59. Fr Stephen: Thanks for your kind words, and the Link. That was a truly enlightening and enjoyable read. Very meaty.

  60. Michael;

    My spiritual father simply said (to paraphrase), “God is not concerned with history, but with our salvation. The creation story is about each one of us; each of us is ADAM, and has passionately grasped after the fruit, turning away from God.” (he is a monk far removed from any of the debate).

    I think the difficulty with the approach I have seen you take vis. the “godless origins” of the evolution theory in the past and “godless ideology” many use it for today, is that the average person has very simplistic (inaccurate) understanding of the theory. And the average person has bought into the framing of the debate established by *both* sides: it’s either Evolution (more broadly, science) or Christianity (more broadly, existence of God).

    So rather than bog folks down with the education we would all doubtless benefit from, vis. the complex particulars of the history, and the vastly complicated and scientifically sophisticated instantiations and evidences of modern evolutionary theory, I find it more helpful to simply say, “God might have done it that way or something similar. There is no conflict between science and religion in our faith.”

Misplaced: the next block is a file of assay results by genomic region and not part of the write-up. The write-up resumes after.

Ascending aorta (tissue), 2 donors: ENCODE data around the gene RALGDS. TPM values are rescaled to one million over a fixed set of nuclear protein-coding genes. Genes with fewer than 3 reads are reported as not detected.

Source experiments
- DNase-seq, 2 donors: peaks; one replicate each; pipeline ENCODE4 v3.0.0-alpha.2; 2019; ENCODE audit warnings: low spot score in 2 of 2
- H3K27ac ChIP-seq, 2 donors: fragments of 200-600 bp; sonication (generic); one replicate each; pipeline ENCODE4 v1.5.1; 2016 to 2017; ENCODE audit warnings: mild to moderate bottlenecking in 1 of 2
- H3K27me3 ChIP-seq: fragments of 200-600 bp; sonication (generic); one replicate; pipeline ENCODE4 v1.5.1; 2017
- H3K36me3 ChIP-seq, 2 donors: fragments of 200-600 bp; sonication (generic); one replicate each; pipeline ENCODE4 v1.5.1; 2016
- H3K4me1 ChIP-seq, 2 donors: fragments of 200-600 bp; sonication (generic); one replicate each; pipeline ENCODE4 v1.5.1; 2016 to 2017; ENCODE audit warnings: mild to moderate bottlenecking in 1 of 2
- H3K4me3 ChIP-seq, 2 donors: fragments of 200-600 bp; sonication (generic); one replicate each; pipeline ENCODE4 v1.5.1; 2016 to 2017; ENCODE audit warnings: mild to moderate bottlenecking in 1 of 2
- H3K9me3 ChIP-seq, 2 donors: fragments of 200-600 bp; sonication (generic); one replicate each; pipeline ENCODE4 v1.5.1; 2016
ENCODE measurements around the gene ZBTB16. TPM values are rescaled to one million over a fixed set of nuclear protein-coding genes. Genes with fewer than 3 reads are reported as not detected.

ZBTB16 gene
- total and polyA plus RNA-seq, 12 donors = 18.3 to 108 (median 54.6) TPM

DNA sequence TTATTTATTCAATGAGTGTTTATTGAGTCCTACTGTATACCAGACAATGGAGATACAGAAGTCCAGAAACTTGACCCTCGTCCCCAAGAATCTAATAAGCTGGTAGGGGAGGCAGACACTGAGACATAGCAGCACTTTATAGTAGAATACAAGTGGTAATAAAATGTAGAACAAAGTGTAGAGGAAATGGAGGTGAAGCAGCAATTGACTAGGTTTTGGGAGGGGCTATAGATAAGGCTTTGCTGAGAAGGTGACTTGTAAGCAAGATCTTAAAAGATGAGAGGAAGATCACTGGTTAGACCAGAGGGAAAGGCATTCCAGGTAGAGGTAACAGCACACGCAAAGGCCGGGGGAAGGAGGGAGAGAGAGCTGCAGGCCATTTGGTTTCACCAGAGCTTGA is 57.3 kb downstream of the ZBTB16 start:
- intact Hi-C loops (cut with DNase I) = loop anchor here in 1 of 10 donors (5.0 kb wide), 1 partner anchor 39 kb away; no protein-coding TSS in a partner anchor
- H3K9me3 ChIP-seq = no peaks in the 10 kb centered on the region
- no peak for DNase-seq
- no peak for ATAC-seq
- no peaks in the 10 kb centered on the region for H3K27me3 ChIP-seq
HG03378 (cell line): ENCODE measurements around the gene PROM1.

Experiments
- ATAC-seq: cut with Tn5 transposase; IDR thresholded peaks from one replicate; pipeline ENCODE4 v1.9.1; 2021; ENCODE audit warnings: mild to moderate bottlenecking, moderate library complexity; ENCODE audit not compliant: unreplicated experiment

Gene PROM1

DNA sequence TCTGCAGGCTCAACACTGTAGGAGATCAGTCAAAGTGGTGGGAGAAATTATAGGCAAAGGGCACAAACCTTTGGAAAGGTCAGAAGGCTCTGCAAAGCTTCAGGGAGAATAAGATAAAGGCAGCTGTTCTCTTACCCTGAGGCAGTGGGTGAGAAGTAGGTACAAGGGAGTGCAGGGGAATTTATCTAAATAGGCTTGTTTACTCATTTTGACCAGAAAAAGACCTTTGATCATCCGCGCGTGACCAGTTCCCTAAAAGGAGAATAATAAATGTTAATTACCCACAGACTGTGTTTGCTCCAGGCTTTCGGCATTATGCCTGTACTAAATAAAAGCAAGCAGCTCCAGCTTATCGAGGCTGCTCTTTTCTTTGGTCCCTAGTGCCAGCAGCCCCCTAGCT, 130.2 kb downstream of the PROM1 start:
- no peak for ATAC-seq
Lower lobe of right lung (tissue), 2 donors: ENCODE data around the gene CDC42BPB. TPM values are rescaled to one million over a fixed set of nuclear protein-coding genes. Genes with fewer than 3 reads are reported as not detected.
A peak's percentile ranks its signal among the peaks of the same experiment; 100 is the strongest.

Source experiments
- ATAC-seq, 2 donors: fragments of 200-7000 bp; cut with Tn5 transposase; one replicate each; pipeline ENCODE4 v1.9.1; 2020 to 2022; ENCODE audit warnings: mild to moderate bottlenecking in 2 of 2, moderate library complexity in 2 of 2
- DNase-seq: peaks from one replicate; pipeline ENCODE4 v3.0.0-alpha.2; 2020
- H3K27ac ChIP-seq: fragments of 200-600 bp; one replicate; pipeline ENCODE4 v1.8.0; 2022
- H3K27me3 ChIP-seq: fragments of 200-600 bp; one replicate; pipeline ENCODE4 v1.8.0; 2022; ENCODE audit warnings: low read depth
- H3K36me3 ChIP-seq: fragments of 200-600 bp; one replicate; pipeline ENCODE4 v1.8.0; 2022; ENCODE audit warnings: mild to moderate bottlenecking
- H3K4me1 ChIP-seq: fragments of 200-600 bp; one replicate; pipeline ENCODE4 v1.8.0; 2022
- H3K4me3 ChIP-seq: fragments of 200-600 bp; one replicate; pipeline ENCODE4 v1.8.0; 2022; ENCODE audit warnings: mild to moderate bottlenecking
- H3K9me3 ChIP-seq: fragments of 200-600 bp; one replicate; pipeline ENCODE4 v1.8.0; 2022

I believe it was St Augustine who resisted dogmatic statements on any scientific matters precisely because science changes and reveals new things, and the faith should speak only of what is eternal (again, paraphrase from my memory 😉

    I do think we should engage in lots of in-house discussion of any intersection between science and our received Tradition. (and perhaps that’s all you’re trying to do; but I’m conscious of this being a somewhat evangelical blog open to all viewers) However- and here I find it similar to the homosexuality discussion- the issue is so politicized that “communication” with unbelievers becomes a very tricky thing. There is no such thing as “objective ideas” that can be “put out there” for fellow reasonable people to observe just the way we intend. All communication is bound to me and my passions and received by you and your passions (you and I both know this with a hotbutton word such as “nonviolence” 😉